June 13, 2011 at 8:11 AM

Cisco IOS DHCP Server with Option 43 for LWAP’s

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Cisco routers (and switches) have the ability to hand out DHCP addresses, so if you have a relatively small branch office & you don’t want to set up a full DHCP server you can simply add that functionality to your Cisco device.

It does take quite a few lines to get this going but I wouldn’t consider it to be a complicated configuration, each parameter is pretty self-explanatory. Let’s look at a typically IOS DHCP configuration.

Now the first thing you want to do is define the DHCP pool with the ip dhcp pool poolname command this puts us into (dhcp-config)# mode where we can configure addition parameters for this pool. Next you see the network 192.168.20.0 255.255.255.0 command which defines our DHCP range followed the default gateway, DHCP lease duration (3 days in this case), the DNS Server the for the DHCP clients, and finally the domain name.

The next thing we are going to do is configure some DHCP exclusions, these are simply addresses we tell the DHCP service not to hand out. We are also going to change the amount of times the router pings an address before it declares the address available.

Now the exclusions are done from (config)# mode (but as you can see they can be entered from (dhcp-config)# mode) along with the ip dhcp ping packets 4. The Cisco device will ping an IP address within the pool to see if it available, by default the device will send 2 pings if they both time out it assumes the address is available, here you can see I changed it to send 4 pings.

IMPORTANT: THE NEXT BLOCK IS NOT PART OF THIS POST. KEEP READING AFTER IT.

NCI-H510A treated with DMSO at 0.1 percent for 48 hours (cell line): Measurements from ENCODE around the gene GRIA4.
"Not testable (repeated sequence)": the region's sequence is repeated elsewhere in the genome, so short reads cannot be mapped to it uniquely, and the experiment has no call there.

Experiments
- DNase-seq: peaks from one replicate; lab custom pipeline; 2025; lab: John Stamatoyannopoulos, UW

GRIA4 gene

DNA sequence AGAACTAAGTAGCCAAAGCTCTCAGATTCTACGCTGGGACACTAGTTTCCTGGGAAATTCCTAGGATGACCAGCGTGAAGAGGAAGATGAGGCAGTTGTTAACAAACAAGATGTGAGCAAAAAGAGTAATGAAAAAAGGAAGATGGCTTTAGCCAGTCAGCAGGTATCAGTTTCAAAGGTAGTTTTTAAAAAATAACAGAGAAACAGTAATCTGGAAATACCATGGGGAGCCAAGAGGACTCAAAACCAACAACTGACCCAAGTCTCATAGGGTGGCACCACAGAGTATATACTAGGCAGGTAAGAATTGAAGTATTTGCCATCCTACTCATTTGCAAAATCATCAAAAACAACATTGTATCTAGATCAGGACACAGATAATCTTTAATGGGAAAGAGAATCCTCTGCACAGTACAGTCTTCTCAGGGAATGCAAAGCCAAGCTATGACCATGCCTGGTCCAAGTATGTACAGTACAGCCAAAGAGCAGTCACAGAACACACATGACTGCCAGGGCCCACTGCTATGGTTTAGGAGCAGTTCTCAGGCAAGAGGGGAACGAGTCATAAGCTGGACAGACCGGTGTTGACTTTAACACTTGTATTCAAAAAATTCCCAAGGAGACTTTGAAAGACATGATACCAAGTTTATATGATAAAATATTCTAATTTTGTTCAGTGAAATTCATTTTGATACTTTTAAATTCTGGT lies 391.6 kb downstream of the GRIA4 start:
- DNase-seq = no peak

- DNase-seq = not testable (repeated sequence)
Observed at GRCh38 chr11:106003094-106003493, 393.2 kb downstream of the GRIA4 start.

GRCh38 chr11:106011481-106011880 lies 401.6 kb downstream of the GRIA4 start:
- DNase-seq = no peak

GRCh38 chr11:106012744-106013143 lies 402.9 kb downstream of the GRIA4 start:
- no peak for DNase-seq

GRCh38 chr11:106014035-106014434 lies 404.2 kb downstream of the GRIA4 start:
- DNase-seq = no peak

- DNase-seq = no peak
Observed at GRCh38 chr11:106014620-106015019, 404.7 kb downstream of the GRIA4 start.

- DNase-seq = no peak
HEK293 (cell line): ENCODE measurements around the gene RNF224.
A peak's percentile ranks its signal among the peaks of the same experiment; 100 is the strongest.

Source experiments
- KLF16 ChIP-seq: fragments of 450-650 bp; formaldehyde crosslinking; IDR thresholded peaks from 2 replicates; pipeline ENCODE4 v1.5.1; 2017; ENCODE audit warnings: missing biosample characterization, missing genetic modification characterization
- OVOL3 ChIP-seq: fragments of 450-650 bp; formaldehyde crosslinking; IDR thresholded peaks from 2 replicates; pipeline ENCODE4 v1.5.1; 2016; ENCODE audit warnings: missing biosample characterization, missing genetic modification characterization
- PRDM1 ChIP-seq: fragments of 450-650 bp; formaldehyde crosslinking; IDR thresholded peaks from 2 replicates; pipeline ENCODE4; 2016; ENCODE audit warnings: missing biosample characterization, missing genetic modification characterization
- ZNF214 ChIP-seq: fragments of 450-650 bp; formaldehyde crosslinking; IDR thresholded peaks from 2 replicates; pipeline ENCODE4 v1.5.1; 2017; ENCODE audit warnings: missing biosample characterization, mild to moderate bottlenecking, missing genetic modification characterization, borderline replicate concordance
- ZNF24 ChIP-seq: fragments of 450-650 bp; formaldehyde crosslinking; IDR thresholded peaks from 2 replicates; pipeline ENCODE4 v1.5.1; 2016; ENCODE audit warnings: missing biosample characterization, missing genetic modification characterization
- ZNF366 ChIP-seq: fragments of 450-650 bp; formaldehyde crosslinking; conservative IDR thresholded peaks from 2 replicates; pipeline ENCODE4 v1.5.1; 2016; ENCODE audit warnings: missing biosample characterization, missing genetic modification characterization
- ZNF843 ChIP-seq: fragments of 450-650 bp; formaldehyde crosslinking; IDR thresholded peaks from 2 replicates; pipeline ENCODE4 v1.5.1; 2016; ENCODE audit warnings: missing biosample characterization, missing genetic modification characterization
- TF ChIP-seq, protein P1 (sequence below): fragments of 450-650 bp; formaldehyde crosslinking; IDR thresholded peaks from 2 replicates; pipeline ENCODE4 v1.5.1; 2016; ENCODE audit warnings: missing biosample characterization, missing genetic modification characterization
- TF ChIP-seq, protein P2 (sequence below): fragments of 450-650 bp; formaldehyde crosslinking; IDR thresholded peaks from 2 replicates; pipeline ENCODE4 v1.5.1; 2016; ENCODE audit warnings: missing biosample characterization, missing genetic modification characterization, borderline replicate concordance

You can view any DHCP leases by issuing the Sh ip dhcp binding command. (Yes I know the time is a bit off but this my lab switch)

Now for some bonus content, I was going to split this up into multiple posts but figured I would just roll it in.

We are going to configure Option 43 in our DHCP scope. Option 43 is vendor specific, and is used by Cisco LWAPs to find and join WLC controllers. It’s all done in the following line:

As you can see this is also done within the DHCP Pool at the (dhcp-config)# configuration mode. The tough part here is figuring out the hex value however the hex value consists of 3 parts. The first part is the type which is always 0xF1, followed by the length which is the number of controller management IP address times 4 (So if you have 2 controllers for redundancy it would be 2 x 4 = 0x08), the third part consists of the ip addresses of controllers management interface in hex. (Now seriously did you ever seeing yourself converting IP’s to hex, or did you use a hex calculator?). For this example I used 2 management IP addresses 192.168.2.5 which is C0A80205 in hex and 192.168.3.5 which is C0A80305 in hex. Now all that together gives us the f108C0A80205C0A80305 hex string seen the above configuration.

Now here’s a DHCP packet with the Option 43 field:

Now packet analysis can be a bit daunting at first, but if you go line by line, you can easily make out everything that was configured, you see the option number and the hex value we entered, now your LWAPs in branch offices will be able receive a DHCP address and still find your WLC’s.

For more information on setting up a Cisco device as a DHCP click here. (This guide goes much more in depth then my post)

For more information on DHCP Option 43 and Cisco LWAP click here.

Written by Stephen J. Occhiogrosso

April 29, 2011 at 5:52 PM